HomeRegional NewsInternationalWorld's first high temperature superconductor transmission cable energised

World’s first high temperature superconductor transmission cable energised

5 May 2008 – The world’s first high temperature superconductor (HTS) power transmission cable in a commercial power grid was energised last week. The 138 kV system consists of three individual HTS power cable phases running in parallel and is operated by Long Island Power Authority in the United States.

transmission_linesThe cable system, including six outdoor terminations for connection to LIPA’s grid, was designed, manufactured and installed by Nexans. The 2 000 foot long cable system is cryogenically cooled using a liquid nitrogen refrigeration system.

The US Department of Energy provided funding of US$27.5 million for the US$58.5 million project.

The cable system contains hair-thin, ribbon-shaped HTS wires that conduct 150 times the electricity of similar sized copper wires. This power density advantage enables transmission voltage HTS cables to utilise far less wire and yet conduct up to five times more power – in a smaller right of way – than traditional copper-based cables. When operated at full capacity, the new HTS cable system is capable of transmitting up to 574MW of electricity, enough to power 300,000 homes.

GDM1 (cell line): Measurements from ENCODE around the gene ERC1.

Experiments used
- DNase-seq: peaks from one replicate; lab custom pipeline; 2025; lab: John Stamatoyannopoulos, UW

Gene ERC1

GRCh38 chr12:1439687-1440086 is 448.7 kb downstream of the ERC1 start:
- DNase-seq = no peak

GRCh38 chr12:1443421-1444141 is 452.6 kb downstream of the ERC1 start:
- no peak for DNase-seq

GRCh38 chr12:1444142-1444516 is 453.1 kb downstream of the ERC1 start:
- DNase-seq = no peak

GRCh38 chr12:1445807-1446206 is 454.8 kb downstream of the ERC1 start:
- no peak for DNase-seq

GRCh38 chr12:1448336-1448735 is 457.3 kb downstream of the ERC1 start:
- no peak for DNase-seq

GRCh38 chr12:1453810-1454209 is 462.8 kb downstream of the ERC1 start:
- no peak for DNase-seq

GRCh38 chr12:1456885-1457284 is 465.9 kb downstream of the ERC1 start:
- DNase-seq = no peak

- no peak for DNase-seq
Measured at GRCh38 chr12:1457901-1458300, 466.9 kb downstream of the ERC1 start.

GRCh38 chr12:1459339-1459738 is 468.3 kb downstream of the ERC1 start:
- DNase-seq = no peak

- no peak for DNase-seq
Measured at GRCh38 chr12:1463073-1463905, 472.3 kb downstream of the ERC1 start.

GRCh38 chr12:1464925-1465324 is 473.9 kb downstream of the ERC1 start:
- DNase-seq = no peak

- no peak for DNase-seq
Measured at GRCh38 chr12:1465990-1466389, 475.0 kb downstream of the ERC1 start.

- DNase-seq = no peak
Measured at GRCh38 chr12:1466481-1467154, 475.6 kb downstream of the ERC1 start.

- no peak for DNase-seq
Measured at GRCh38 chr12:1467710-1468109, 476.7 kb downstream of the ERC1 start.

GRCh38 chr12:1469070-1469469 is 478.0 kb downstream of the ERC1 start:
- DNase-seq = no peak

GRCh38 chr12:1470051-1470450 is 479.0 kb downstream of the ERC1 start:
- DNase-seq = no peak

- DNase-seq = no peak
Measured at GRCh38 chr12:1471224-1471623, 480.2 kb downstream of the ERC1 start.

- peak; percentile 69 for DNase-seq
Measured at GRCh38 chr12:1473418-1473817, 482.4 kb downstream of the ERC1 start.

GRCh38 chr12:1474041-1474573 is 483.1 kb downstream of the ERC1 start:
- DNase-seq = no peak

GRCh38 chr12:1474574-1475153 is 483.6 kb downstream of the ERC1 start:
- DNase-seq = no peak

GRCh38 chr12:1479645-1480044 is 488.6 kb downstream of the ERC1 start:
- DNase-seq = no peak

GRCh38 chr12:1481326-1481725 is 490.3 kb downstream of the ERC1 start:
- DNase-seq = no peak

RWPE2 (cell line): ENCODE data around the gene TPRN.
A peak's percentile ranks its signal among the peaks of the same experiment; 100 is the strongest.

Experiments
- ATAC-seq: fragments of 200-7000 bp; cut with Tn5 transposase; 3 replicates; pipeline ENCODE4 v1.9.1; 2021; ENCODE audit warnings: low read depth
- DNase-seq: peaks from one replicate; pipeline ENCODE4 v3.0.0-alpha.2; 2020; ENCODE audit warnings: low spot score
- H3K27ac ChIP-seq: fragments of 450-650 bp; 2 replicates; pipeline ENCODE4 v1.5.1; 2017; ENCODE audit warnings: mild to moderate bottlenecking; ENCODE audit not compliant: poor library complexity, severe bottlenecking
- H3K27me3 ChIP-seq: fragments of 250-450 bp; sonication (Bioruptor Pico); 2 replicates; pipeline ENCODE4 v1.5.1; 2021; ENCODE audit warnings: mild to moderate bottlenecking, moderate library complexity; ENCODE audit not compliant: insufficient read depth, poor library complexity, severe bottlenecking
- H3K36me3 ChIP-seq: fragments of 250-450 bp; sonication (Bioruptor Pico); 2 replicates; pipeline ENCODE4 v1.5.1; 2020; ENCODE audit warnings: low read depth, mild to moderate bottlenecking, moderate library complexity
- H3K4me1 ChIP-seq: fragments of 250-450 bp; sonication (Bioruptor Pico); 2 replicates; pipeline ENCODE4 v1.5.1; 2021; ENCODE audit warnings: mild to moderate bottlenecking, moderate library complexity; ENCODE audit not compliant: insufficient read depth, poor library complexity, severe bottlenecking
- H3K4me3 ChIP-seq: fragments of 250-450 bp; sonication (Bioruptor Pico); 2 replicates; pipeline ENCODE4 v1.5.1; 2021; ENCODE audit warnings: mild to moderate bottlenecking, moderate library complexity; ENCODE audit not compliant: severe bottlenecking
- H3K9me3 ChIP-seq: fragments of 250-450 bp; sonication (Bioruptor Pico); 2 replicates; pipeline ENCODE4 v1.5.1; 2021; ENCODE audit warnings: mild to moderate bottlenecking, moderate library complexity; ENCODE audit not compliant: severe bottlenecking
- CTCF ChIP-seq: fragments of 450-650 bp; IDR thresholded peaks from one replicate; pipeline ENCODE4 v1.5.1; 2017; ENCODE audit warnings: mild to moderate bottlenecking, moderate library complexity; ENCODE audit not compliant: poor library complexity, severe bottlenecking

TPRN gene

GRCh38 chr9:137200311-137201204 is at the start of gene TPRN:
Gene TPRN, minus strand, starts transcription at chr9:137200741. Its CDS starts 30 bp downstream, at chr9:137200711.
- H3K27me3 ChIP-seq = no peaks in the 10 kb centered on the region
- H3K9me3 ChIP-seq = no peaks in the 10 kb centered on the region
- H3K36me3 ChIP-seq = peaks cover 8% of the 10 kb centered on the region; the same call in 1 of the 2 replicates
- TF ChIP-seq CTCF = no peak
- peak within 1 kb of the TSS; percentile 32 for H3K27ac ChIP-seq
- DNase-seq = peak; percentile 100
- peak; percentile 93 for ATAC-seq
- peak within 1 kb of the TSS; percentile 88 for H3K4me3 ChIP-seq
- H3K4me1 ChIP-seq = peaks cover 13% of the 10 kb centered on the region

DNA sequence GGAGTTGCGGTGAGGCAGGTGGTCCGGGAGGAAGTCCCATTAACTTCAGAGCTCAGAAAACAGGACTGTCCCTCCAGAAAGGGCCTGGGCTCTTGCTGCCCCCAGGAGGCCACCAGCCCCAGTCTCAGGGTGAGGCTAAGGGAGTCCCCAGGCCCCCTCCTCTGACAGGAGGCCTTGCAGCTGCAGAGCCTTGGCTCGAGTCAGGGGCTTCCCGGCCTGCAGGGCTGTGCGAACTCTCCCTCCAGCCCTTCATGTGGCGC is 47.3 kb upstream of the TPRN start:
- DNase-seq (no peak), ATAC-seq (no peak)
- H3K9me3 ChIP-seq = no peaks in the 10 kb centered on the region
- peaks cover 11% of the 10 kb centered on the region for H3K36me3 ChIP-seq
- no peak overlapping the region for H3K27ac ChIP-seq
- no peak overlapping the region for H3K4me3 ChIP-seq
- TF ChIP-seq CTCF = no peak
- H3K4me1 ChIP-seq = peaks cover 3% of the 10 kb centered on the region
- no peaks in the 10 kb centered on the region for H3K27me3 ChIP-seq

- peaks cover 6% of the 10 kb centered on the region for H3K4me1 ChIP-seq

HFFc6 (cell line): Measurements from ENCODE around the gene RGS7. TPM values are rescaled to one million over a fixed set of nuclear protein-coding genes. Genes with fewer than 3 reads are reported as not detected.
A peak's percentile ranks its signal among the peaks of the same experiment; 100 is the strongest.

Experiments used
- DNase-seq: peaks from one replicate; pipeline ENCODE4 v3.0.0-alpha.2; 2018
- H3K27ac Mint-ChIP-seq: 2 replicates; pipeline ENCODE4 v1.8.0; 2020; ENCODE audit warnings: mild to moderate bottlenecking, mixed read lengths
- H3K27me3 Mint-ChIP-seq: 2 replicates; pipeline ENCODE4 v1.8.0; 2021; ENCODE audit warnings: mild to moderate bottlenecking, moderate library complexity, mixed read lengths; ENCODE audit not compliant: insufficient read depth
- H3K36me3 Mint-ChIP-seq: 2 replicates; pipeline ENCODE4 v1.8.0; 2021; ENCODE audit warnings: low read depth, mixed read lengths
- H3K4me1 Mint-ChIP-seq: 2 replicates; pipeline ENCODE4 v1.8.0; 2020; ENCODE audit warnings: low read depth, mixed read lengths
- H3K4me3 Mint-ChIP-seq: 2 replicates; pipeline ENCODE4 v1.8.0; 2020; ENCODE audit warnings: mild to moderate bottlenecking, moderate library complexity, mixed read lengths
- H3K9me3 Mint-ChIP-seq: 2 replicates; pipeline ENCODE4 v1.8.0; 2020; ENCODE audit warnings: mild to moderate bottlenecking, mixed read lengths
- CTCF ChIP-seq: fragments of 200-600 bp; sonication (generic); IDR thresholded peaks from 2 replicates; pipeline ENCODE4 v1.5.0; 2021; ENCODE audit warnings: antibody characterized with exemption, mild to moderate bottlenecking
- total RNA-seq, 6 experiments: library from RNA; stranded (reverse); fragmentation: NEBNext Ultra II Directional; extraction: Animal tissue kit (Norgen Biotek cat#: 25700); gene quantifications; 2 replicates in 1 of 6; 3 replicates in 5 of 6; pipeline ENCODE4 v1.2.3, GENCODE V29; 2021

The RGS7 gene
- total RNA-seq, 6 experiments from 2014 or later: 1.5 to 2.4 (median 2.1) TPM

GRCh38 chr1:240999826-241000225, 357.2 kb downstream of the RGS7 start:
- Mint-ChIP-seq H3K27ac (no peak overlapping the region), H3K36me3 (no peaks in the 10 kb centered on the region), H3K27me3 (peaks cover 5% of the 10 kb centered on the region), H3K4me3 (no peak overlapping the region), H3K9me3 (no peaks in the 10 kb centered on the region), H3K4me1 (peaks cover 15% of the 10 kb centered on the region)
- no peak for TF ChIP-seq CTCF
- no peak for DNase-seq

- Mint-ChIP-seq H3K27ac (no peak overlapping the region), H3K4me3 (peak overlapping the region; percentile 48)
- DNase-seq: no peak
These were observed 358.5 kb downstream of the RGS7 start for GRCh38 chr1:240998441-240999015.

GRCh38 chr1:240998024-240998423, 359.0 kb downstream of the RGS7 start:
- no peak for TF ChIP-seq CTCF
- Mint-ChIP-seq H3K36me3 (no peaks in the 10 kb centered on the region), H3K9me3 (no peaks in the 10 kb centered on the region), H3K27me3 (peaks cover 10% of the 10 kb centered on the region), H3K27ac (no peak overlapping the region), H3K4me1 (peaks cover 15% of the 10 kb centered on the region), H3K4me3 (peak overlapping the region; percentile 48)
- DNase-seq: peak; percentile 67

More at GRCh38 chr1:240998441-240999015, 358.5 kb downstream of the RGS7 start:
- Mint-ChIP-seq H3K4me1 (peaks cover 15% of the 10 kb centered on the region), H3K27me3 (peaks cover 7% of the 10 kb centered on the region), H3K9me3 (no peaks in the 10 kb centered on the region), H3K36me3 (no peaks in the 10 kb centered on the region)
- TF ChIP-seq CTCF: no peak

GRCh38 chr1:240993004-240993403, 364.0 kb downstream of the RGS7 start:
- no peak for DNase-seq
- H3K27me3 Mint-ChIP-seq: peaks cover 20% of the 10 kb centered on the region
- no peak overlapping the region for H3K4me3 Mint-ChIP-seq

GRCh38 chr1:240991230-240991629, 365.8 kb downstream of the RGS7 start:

HTS cables conduct electricity with virtually no electrical losses, meaning more of the power generated at power plants gets to customers. Conventional power grids typically lose seven to 10 percent of power due to the inherent electrical resistance experienced with copper wires. The higher electrical efficiency of HTS cables provides a means to reduce carbon emissions while meeting the growing demand for electric power in the digital age.

Alternating current HTS power cables have inherently low impedance, which means they can draw power flow away from overtaxed conventional cables or overhead lines, thereby relieving network congestion. They can also be specially designed to have very low impedance (VLI) characteristics. When deployed in strategic locations, VLI superconductor cables can rapidly absorb additional power flows when conventional power grid components are damaged during electrical storms or other events. Because HTS cables are self-adjusting, they are expected to become core components of intelligent, more secure power networks.